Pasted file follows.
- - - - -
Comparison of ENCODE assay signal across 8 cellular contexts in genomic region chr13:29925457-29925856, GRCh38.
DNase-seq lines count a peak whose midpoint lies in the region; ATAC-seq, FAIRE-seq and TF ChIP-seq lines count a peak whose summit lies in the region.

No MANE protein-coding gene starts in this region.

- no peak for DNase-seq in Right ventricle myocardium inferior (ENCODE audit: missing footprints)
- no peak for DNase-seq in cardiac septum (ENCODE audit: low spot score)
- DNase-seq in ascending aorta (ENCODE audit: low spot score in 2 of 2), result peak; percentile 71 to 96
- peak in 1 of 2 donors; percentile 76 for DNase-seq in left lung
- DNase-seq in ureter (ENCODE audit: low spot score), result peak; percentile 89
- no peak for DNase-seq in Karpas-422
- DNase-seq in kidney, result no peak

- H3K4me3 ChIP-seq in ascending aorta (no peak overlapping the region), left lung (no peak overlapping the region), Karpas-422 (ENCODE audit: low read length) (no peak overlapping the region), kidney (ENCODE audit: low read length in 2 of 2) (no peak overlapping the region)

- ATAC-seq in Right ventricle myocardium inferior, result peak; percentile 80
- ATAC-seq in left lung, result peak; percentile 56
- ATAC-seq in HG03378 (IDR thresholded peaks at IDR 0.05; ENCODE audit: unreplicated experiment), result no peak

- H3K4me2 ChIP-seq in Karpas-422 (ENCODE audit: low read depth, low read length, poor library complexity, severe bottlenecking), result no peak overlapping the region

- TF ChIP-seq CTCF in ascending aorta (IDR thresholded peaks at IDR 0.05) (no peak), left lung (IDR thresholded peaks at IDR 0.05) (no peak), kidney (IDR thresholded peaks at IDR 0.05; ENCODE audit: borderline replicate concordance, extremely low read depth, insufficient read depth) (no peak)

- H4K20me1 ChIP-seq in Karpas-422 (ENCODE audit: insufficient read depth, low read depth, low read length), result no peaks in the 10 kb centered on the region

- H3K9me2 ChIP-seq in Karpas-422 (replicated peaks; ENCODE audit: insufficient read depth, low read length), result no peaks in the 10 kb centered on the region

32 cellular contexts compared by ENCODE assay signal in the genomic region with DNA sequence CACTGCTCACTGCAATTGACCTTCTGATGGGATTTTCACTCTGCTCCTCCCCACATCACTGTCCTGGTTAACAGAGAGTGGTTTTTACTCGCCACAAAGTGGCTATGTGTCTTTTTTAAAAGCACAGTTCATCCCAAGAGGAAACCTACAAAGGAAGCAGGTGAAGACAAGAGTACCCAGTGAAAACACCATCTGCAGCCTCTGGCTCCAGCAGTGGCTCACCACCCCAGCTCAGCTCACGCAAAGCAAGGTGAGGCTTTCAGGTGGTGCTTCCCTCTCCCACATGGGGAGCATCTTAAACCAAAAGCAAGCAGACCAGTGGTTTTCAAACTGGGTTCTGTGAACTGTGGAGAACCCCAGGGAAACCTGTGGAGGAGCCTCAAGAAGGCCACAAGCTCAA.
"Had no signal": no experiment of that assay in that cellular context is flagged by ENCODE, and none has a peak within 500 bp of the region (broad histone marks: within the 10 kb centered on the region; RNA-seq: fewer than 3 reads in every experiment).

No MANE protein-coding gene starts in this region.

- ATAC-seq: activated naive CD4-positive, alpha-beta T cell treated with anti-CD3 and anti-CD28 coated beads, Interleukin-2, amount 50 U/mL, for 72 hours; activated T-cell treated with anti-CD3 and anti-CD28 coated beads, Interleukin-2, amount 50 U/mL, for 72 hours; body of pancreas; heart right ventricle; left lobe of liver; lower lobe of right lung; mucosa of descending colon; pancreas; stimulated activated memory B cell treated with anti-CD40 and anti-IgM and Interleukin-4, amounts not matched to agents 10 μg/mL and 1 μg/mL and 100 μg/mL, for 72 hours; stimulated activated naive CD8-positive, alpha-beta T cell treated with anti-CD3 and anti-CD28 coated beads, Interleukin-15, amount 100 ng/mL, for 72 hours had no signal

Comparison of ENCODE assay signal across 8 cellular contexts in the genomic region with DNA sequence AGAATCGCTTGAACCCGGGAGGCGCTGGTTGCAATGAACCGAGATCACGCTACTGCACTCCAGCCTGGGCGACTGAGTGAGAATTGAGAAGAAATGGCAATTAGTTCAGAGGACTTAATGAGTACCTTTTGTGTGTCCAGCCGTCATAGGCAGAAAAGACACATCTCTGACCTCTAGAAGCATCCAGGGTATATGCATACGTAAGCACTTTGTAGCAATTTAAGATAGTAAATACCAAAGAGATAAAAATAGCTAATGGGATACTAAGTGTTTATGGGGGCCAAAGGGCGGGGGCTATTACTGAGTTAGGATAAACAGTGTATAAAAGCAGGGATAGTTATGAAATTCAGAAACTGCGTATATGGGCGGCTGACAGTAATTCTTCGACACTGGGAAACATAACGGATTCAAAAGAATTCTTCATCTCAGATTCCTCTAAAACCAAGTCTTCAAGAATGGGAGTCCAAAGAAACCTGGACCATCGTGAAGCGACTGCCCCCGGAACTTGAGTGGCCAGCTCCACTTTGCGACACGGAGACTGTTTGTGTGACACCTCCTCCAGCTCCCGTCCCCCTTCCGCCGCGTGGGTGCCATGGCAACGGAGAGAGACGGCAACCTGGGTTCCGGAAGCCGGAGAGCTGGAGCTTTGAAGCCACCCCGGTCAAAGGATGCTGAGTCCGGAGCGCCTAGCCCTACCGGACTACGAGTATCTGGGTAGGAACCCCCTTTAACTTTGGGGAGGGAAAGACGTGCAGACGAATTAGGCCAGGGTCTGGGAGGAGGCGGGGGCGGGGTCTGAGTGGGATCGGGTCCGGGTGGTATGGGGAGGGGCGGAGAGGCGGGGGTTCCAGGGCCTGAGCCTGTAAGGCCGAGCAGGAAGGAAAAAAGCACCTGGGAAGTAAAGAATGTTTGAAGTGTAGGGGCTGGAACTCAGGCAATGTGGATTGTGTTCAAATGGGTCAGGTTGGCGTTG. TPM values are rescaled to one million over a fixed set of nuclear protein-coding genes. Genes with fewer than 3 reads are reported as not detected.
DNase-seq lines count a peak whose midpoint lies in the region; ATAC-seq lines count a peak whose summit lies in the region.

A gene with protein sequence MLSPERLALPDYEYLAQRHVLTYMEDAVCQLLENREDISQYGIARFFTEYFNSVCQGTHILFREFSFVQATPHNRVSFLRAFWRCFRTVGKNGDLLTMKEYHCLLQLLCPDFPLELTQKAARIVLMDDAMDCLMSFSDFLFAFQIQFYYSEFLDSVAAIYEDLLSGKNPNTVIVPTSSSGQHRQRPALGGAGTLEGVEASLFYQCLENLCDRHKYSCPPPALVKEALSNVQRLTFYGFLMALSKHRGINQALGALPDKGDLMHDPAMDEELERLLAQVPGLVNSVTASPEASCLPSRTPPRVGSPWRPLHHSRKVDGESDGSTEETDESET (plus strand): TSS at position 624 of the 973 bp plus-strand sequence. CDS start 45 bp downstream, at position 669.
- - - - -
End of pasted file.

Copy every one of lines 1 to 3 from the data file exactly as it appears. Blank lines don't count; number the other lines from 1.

Comparison of ENCODE assay signal across 8 cellular contexts in genomic region chr13:29925457-29925856, GRCh38.
DNase-seq lines count a peak whose midpoint lies in the region; ATAC-seq, FAIRE-seq and TF ChIP-seq lines count a peak whose summit lies in the region.

No MANE protein-coding gene starts in this region.